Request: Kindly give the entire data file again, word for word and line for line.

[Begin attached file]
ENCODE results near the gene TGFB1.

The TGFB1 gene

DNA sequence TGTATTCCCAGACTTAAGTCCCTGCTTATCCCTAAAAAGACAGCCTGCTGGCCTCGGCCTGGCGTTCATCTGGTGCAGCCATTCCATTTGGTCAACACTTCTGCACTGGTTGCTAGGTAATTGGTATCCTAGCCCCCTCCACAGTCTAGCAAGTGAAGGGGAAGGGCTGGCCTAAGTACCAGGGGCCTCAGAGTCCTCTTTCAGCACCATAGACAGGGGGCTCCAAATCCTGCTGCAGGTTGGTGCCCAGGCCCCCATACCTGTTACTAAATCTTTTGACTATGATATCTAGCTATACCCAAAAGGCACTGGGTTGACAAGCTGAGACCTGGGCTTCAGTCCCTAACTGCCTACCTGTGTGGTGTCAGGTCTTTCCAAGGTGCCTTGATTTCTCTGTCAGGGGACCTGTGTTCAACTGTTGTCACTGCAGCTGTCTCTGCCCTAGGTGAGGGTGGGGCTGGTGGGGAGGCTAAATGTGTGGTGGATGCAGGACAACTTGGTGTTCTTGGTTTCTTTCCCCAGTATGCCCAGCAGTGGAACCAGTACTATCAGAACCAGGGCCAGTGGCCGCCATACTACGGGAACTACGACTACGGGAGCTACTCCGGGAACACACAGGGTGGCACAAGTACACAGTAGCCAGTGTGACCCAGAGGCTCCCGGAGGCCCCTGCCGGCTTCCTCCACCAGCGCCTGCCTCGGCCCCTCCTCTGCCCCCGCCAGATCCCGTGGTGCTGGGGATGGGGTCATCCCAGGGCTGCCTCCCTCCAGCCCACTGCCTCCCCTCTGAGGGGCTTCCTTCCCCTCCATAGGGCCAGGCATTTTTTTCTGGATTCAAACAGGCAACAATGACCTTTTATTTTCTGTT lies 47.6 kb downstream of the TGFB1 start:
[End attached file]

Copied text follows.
ENCODE results near the gene TGFB1.

The TGFB1 gene

DNA sequence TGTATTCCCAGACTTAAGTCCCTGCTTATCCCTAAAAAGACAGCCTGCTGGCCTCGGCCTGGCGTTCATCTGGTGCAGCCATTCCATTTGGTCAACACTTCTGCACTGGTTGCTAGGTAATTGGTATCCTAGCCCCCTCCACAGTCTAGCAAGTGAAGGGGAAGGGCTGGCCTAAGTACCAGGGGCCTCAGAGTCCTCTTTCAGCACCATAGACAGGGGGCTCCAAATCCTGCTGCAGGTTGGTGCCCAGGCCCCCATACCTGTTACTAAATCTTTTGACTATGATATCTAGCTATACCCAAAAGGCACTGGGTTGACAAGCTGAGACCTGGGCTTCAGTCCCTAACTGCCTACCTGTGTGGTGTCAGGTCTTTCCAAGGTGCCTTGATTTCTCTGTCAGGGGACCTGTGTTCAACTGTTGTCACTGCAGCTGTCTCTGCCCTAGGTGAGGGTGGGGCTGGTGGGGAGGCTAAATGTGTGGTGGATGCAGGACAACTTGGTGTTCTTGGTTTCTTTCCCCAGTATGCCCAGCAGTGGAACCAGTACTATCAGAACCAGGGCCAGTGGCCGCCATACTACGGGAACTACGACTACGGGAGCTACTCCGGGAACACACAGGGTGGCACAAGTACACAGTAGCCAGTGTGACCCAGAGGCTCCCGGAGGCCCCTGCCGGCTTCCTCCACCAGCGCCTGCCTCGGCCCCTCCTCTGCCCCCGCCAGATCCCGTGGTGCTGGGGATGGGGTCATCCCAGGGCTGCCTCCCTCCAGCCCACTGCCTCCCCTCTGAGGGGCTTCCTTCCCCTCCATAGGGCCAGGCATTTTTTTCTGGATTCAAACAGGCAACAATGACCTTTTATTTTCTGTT lies 47.6 kb downstream of the TGFB1 start: